air-insulated baking sheets?

Discussion in 'Pastries & Baking' started by danimalarkey, Oct 4, 2005.

  1. danimalarkey

    danimalarkey

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    I don't know if this belongs in cooking equipment, or here, so please move accordingly.

    At my local TJ Maxx, they have Cuisinart Chef's Classic 17" jelly-roll pans. They're quite heavy, and $10/each. But they're also air-insulated. what does that mean? is it effective and useful, or just another worthless gimmick?


    Thanks!
     
  2. kylew

    kylew

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    Hi Dani and welcome to CT. Air insultated baking sheets have a 2 layer bottom. There is a thin space between the 2 layers and the resulting air pocket is alledged to help prevent burning, promote even heating etc. I've never used them but have never had a reason to stray from my heavy, rolled rim, aluminum 1/2 sheet pans.
     
  3. sucrechef

    sucrechef

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    Dani:
    I own both regular and the air insulted cookie sheets. The insulated ones are better for thicker items or items for which you want the tops to cook faster than the bottoms as the insulation slows the cooking on the bottom. They also work well for rich doughs (high in butter or other fat content.) Which pan I use depends on whatt I'm making, but over time you will discover which pans work better for each item you wish to make.
     
  4. zukerig

    zukerig

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    My opinion of insulated baking sheets is in exact agreement with Sucrechef's remarks. Also, when I'm concerned that the undercrust of an item might cook too rapidly, I'll set it upon an insulated sheet during the baking phase.
     
  5. kuan

    kuan Moderator Staff Member

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    My MIL used to have some of those, water got in between the sheets.
     
  6. mudbug

    mudbug

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    Kuan,
    Your mother-in-law specifically owned Cuisinart Chef's Classic 17" jelly-roll pans?

    danimalarkey,
    As sucrechef and others suggest, if you have use for them, by all means, get them. If you take care of them they'll last you for decades.
     
  7. danimalarkey

    danimalarkey

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    everyone, thank you for the information.

    The sense that I'm getting, though, is that these pans aren't necessarily a substitute for normal pans. If I'm going to own only one set of jelly roll pans (for now, at least), ones that I can use for baking as well as making oven fries, meatloaf or pork spareribs in the oven, I should go with the normal ones, right?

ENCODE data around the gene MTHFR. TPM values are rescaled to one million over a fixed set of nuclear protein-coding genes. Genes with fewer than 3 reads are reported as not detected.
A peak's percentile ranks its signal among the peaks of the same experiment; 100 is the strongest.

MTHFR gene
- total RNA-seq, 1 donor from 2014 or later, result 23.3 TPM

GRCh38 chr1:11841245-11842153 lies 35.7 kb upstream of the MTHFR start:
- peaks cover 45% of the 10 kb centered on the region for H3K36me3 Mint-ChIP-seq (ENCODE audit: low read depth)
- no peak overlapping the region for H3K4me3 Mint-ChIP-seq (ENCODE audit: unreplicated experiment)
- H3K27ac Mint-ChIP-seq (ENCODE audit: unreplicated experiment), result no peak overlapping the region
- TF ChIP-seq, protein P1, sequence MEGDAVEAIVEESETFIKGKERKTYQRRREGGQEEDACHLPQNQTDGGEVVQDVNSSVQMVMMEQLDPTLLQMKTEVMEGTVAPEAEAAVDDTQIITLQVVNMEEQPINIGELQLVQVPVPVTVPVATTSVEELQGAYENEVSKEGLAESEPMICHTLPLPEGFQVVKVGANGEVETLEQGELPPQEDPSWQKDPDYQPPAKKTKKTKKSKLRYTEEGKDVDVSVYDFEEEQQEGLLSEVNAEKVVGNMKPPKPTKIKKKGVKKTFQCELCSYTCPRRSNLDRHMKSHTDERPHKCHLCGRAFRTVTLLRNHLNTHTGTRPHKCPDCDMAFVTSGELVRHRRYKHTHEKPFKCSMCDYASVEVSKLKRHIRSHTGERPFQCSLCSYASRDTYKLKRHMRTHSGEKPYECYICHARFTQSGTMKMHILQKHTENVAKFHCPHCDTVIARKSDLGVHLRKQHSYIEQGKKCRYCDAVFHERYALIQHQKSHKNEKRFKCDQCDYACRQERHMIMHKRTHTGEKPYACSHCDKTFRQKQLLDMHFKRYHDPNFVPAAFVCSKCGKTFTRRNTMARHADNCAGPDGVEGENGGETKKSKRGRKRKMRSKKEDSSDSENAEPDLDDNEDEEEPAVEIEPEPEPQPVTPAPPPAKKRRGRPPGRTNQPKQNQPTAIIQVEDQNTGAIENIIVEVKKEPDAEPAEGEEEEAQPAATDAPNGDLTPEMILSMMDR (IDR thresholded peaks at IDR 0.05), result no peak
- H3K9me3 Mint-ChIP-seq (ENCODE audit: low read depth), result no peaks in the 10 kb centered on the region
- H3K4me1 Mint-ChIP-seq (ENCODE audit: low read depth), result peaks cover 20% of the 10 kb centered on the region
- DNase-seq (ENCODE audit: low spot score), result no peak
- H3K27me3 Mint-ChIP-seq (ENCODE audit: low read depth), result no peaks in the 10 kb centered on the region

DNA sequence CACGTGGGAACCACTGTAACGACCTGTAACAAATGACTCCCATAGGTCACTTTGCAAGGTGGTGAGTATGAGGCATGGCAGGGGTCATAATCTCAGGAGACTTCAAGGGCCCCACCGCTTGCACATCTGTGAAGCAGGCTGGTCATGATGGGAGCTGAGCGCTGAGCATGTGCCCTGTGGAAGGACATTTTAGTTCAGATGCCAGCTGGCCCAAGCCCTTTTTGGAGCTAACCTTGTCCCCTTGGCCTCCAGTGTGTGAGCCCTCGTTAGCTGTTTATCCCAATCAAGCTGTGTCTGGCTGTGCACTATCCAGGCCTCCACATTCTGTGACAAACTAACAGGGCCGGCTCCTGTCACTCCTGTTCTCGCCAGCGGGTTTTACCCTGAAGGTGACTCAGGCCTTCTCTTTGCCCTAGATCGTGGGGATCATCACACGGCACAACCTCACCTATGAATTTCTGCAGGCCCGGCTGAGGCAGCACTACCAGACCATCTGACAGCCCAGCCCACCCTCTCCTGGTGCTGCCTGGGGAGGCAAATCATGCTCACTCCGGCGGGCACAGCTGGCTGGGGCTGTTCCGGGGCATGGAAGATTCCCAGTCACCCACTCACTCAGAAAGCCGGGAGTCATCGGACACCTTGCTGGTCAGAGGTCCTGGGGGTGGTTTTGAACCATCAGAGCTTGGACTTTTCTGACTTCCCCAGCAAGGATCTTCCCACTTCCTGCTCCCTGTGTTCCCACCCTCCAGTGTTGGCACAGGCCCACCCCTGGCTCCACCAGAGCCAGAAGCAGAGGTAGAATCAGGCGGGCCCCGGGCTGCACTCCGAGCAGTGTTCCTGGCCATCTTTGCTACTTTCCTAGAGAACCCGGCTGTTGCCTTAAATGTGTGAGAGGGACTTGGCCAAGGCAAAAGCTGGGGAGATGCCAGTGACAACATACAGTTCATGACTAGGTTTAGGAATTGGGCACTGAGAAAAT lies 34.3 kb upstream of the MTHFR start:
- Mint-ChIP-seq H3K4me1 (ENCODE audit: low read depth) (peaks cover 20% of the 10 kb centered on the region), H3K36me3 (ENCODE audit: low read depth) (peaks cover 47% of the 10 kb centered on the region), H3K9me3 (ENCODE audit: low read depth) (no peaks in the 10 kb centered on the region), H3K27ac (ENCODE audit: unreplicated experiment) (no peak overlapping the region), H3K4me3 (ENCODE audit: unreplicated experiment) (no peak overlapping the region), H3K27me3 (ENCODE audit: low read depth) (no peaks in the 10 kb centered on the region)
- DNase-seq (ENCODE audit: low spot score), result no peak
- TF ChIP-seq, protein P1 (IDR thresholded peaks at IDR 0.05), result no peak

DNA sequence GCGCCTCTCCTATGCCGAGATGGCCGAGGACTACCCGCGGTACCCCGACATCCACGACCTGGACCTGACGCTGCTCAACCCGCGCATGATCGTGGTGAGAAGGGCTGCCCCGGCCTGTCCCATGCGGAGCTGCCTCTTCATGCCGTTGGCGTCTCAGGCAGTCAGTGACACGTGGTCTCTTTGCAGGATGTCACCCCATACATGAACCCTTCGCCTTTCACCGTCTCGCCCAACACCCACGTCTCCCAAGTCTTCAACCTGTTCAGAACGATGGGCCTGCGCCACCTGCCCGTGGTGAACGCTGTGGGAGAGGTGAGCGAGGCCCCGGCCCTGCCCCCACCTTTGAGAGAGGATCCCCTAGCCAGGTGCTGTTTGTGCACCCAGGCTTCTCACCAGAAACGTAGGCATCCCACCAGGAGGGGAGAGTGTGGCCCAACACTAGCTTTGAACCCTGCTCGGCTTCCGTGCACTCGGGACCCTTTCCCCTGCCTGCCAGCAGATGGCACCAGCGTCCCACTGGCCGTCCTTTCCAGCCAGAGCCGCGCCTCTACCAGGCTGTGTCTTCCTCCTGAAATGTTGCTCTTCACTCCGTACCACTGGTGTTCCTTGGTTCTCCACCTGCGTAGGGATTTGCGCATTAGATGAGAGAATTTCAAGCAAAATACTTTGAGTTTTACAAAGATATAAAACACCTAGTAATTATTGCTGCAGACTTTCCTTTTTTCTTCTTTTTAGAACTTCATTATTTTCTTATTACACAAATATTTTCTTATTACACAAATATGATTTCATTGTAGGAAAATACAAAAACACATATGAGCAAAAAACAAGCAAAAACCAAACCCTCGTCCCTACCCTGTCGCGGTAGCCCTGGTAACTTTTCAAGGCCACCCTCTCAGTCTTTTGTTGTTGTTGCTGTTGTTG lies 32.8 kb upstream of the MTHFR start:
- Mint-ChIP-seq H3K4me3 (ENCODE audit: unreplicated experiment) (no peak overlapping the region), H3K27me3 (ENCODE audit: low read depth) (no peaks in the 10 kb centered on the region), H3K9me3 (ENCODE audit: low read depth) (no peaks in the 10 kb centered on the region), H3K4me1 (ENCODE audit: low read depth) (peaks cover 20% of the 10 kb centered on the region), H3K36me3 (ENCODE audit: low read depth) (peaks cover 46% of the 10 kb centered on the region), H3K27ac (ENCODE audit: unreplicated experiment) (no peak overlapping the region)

-Dan
     
  8. kuan

    kuan Moderator Staff Member

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    Uh nope, sorry I didin't make that clear. I don't know what brand they were. They had no lip on three sides and on one side there was a 45 degree lip for handling. The cookies all slid off.
     
  9. phatch

    phatch Moderator Staff Member

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    The handling instructions for insulated cooking sheets indicate they shouldn't be immersed in water for washing or put in the dishwasher. I've had no problems with mine in the dishwasher though. I store them on edge though, so any water inside seems to drain out if there was ever any in there I've had no problems.

    Phil
     
  10. gardenman

    gardenman

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    A lower cost option to the air insulated pans is an old technique called 'dead-panning' in which two conventional cookie sheets are stacked together. This is a great use for older cheap cookie sheets that are past their prime. Discount stores sell low-cost cookie sheets for a minimal price ($3 or so) that are perfect for this purpose. For items that you want to have a brown bottom crust, or are quick cooking, a single layer cookie sheet will give you the best results, but when you don't want the bottom to burn or brown quickly, simple placing the cookie sheet atop an old cookie sheet will give you the reduced bottom browning that one gets with an insulated sheet at a minimal cost. I read about this in an old cookbook and it seems to be a largely forgotten technique, but it works great. You can minimze the cost while optimizing your options. If you want the bottoms to brown quickly, use a single sheet. If you want the bottom to cook more slowly, place an old cookie sheet under it and you'll achieve the same results as you would with an air insulated cookie sheet.